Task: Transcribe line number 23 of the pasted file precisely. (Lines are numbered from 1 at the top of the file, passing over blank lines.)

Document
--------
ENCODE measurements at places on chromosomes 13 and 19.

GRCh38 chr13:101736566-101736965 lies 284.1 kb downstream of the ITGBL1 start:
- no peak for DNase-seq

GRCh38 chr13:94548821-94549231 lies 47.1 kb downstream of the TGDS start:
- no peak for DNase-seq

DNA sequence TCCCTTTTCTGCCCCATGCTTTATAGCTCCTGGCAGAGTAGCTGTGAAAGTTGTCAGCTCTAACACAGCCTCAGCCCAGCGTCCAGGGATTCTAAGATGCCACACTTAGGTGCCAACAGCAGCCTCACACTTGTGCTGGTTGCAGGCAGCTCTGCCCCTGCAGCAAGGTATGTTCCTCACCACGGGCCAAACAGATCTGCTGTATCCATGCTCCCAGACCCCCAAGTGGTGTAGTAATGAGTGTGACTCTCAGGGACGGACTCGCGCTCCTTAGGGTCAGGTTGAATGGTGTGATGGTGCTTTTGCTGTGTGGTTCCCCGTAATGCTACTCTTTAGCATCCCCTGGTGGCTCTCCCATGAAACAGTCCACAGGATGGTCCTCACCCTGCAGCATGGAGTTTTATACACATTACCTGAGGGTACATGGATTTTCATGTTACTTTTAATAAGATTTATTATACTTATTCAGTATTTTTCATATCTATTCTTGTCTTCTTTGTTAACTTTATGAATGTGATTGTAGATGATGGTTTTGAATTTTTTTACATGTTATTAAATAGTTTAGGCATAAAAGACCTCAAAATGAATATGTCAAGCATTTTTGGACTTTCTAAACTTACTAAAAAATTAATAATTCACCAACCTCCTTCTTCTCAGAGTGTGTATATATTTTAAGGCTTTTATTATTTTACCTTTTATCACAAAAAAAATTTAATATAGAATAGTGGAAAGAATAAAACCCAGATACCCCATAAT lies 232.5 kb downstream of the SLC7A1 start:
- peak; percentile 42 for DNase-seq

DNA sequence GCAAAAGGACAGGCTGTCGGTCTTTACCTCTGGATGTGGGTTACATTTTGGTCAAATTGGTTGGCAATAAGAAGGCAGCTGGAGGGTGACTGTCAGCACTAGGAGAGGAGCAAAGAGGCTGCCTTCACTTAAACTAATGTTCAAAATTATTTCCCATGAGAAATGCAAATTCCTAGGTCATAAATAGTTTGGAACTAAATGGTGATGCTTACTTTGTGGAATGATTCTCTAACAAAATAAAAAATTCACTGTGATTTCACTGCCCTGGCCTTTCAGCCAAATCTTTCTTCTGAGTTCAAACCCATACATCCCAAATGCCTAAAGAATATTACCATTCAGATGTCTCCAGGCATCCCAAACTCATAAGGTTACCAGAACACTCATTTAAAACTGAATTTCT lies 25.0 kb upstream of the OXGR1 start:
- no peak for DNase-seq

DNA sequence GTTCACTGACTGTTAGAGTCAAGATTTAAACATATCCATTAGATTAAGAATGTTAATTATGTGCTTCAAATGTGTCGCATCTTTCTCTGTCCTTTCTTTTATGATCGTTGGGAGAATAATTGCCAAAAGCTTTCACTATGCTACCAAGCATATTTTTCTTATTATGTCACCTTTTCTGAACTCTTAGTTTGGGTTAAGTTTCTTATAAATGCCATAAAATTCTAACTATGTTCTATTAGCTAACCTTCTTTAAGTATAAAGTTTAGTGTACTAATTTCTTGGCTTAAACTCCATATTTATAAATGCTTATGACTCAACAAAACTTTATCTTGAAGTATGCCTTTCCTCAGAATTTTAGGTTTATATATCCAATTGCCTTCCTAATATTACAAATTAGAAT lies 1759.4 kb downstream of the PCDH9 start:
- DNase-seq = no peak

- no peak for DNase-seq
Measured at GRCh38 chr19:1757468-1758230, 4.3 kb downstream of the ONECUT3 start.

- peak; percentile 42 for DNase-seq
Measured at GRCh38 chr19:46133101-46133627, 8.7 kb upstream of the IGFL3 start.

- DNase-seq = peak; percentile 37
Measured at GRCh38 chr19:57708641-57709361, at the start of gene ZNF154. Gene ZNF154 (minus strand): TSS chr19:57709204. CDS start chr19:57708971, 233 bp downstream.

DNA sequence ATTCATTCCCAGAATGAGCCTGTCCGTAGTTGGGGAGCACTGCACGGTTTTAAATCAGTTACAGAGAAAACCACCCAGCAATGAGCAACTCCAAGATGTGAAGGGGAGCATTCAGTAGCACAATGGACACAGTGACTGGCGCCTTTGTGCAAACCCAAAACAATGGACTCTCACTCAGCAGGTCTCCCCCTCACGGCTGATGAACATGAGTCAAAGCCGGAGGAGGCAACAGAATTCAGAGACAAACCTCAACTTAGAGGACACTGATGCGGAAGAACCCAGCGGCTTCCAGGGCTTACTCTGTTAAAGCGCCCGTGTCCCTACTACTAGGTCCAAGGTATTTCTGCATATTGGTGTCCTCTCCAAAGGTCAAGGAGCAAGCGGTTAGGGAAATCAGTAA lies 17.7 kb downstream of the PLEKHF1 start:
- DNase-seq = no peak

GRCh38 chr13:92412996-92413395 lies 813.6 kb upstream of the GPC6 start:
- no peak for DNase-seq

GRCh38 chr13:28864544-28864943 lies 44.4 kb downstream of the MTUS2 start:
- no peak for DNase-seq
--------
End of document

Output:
- no peak for DNase-seq